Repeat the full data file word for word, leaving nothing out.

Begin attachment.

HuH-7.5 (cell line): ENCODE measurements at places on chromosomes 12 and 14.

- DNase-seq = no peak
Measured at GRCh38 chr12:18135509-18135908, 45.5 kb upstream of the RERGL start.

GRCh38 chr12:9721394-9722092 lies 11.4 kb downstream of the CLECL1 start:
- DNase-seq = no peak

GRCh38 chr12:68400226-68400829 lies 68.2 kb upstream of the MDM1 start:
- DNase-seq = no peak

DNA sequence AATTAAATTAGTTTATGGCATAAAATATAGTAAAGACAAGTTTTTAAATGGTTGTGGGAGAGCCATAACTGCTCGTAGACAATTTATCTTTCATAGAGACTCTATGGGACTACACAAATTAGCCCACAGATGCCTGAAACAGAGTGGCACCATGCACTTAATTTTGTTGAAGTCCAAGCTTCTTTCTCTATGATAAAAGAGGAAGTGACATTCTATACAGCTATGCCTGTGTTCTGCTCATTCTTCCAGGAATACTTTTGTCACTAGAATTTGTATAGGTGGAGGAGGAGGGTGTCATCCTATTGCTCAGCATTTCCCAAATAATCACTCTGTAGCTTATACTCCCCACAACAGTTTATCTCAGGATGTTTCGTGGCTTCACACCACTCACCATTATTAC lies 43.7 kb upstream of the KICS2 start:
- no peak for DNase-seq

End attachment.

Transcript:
HuH-7.5 (cell line): ENCODE measurements at places on chromosomes 12 and 14.

- DNase-seq = no peak
Measured at GRCh38 chr12:18135509-18135908, 45.5 kb upstream of the RERGL start.

GRCh38 chr12:9721394-9722092 lies 11.4 kb downstream of the CLECL1 start:
- DNase-seq = no peak

GRCh38 chr12:68400226-68400829 lies 68.2 kb upstream of the MDM1 start:
- DNase-seq = no peak

DNA sequence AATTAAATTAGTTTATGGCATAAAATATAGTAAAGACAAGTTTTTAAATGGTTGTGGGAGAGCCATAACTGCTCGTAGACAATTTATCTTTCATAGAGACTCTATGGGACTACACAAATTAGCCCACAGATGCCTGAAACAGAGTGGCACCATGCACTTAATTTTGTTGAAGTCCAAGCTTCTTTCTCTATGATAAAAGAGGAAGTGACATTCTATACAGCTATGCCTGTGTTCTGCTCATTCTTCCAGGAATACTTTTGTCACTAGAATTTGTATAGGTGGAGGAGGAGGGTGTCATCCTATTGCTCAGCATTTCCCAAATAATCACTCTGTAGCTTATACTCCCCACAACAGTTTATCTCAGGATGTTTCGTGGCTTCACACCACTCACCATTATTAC lies 43.7 kb upstream of the KICS2 start:
- no peak for DNase-seq